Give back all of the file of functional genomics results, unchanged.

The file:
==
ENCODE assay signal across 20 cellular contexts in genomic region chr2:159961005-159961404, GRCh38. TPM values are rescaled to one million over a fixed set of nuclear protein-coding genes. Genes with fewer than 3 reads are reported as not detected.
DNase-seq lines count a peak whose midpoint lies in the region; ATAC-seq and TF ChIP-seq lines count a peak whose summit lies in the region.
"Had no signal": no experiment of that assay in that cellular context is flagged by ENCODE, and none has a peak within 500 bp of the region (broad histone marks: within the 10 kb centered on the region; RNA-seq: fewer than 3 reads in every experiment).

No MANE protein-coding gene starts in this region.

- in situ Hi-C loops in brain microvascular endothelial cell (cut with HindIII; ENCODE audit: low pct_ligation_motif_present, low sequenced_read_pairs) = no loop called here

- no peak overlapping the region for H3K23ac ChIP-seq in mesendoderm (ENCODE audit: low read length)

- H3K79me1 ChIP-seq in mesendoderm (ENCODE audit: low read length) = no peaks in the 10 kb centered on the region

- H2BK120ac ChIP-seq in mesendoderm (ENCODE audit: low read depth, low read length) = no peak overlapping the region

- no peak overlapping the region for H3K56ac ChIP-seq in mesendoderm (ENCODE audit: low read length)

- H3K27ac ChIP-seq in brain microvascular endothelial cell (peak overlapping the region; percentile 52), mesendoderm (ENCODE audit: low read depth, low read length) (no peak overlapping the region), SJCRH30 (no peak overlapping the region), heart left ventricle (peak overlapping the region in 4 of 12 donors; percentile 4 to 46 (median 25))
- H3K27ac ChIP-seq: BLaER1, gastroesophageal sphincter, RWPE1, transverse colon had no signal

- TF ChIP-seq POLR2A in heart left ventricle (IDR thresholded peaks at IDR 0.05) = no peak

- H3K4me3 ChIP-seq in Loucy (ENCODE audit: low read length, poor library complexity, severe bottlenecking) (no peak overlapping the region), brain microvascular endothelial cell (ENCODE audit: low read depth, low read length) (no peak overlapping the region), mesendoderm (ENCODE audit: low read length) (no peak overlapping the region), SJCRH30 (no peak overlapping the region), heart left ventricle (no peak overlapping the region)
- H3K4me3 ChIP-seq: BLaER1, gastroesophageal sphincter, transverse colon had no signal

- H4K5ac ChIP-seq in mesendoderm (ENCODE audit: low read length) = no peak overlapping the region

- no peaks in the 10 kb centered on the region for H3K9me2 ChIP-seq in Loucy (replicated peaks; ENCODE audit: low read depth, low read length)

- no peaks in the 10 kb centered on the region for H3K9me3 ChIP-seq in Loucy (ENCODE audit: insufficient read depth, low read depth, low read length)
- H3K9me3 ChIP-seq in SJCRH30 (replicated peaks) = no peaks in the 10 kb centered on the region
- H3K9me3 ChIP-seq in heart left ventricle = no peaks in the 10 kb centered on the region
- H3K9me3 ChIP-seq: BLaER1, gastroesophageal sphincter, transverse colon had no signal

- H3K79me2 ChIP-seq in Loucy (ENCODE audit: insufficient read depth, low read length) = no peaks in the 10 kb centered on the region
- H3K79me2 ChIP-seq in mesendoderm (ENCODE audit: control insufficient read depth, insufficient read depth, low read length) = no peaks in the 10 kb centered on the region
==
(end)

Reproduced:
ENCODE assay signal across 20 cellular contexts in genomic region chr2:159961005-159961404, GRCh38. TPM values are rescaled to one million over a fixed set of nuclear protein-coding genes. Genes with fewer than 3 reads are reported as not detected.
DNase-seq lines count a peak whose midpoint lies in the region; ATAC-seq and TF ChIP-seq lines count a peak whose summit lies in the region.
"Had no signal": no experiment of that assay in that cellular context is flagged by ENCODE, and none has a peak within 500 bp of the region (broad histone marks: within the 10 kb centered on the region; RNA-seq: fewer than 3 reads in every experiment).

No MANE protein-coding gene starts in this region.

- in situ Hi-C loops in brain microvascular endothelial cell (cut with HindIII; ENCODE audit: low pct_ligation_motif_present, low sequenced_read_pairs) = no loop called here

- no peak overlapping the region for H3K23ac ChIP-seq in mesendoderm (ENCODE audit: low read length)

- H3K79me1 ChIP-seq in mesendoderm (ENCODE audit: low read length) = no peaks in the 10 kb centered on the region

- H2BK120ac ChIP-seq in mesendoderm (ENCODE audit: low read depth, low read length) = no peak overlapping the region

- no peak overlapping the region for H3K56ac ChIP-seq in mesendoderm (ENCODE audit: low read length)

- H3K27ac ChIP-seq in brain microvascular endothelial cell (peak overlapping the region; percentile 52), mesendoderm (ENCODE audit: low read depth, low read length) (no peak overlapping the region), SJCRH30 (no peak overlapping the region), heart left ventricle (peak overlapping the region in 4 of 12 donors; percentile 4 to 46 (median 25))
- H3K27ac ChIP-seq: BLaER1, gastroesophageal sphincter, RWPE1, transverse colon had no signal

- TF ChIP-seq POLR2A in heart left ventricle (IDR thresholded peaks at IDR 0.05) = no peak

- H3K4me3 ChIP-seq in Loucy (ENCODE audit: low read length, poor library complexity, severe bottlenecking) (no peak overlapping the region), brain microvascular endothelial cell (ENCODE audit: low read depth, low read length) (no peak overlapping the region), mesendoderm (ENCODE audit: low read length) (no peak overlapping the region), SJCRH30 (no peak overlapping the region), heart left ventricle (no peak overlapping the region)
- H3K4me3 ChIP-seq: BLaER1, gastroesophageal sphincter, transverse colon had no signal

- H4K5ac ChIP-seq in mesendoderm (ENCODE audit: low read length) = no peak overlapping the region

- no peaks in the 10 kb centered on the region for H3K9me2 ChIP-seq in Loucy (replicated peaks; ENCODE audit: low read depth, low read length)

- no peaks in the 10 kb centered on the region for H3K9me3 ChIP-seq in Loucy (ENCODE audit: insufficient read depth, low read depth, low read length)
- H3K9me3 ChIP-seq in SJCRH30 (replicated peaks) = no peaks in the 10 kb centered on the region
- H3K9me3 ChIP-seq in heart left ventricle = no peaks in the 10 kb centered on the region
- H3K9me3 ChIP-seq: BLaER1, gastroesophageal sphincter, transverse colon had no signal

- H3K79me2 ChIP-seq in Loucy (ENCODE audit: insufficient read depth, low read length) = no peaks in the 10 kb centered on the region
- H3K79me2 ChIP-seq in mesendoderm (ENCODE audit: control insufficient read depth, insufficient read depth, low read length) = no peaks in the 10 kb centered on the region